Canada's push for closer China trade ties hits problems: sources
By David Ljunggren
OTTAWA (Reuters) - Canada's push for closer trade ties with China has slowed amid unease with the extent of economic access Beijing is asking for and its human rights record, several sources familiar with the matter said, impeding a top priority for Liberal Prime Minister Justin Trudeau.
Trudeau, whose election win last year was warmly welcomed by Chinese leaders, may also trim plans for a full week visit to China ahead of a G20 summit in September, deciding instead to take a shorter, more symbolic trip with less focus on trade than initially predicted.
Trudeau, 44, promised to concentrate on expanding trade with China and India when he took office in November, seeking to help spark a sluggish export sector. But the sources said Ottawa did not fully appreciate how challenging it would be to handle an increasingly assertive China.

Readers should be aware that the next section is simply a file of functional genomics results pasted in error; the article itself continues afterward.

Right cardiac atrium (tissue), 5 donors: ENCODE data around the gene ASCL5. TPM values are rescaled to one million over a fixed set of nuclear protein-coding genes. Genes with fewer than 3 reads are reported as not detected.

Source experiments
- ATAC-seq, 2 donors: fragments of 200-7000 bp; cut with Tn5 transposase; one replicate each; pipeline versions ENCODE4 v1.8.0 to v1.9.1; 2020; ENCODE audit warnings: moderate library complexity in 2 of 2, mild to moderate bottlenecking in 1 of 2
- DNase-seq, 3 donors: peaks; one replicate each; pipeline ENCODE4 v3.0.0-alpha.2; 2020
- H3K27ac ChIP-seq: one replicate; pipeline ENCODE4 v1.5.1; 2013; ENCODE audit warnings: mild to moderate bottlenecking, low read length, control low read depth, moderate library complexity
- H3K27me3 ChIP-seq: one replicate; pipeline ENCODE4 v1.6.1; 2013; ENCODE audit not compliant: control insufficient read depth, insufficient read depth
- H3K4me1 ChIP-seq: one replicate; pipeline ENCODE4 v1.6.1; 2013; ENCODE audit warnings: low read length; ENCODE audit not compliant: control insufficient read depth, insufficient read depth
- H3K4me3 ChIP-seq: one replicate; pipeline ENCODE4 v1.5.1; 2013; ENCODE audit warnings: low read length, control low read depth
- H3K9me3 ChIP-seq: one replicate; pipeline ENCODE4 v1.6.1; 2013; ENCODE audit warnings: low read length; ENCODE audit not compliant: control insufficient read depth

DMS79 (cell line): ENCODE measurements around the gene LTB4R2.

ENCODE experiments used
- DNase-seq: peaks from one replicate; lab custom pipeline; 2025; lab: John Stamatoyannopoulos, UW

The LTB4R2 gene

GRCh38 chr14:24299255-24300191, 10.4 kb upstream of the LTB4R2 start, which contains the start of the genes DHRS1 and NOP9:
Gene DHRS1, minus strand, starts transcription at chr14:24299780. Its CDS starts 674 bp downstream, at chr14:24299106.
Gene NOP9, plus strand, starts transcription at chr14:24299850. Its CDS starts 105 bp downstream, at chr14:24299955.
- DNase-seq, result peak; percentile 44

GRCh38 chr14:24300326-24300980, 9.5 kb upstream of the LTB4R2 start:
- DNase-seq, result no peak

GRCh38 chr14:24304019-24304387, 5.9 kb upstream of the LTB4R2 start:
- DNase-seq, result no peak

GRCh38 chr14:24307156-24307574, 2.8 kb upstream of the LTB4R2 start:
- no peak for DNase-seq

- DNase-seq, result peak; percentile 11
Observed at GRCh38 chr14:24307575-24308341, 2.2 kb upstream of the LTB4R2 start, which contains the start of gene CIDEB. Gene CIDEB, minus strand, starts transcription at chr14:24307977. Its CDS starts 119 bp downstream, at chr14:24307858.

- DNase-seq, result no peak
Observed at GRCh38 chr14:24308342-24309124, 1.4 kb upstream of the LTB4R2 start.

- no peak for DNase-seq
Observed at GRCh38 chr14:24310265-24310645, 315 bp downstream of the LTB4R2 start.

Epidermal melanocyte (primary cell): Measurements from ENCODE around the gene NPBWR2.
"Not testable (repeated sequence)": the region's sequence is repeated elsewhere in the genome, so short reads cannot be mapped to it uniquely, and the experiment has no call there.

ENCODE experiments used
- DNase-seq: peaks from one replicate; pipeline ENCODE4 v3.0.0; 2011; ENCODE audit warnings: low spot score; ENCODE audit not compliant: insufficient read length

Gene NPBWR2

"Nothing substantive is going to happen quickly," said one person close to the matter. "This is a process that will take a decade."
Trudeau is popular in Beijing, which favorably recalls his father Pierre Trudeau, who established diplomatic relations with China in 1970 while he was prime minister.
China has tried hard to woo Trudeau, who was the guest of honor at a special Chinese reception in Ottawa in January which featured rare photos of his father in the Chinese capital.
But despite the friendly overtures, Canadian officials are resisting China's push for a free trade deal similar to the one it signed with Australia.
Last month, Trudeau told the Vancouver Sun newspaper a free trade deal should not be rushed, citing concerns over human rights. Continued...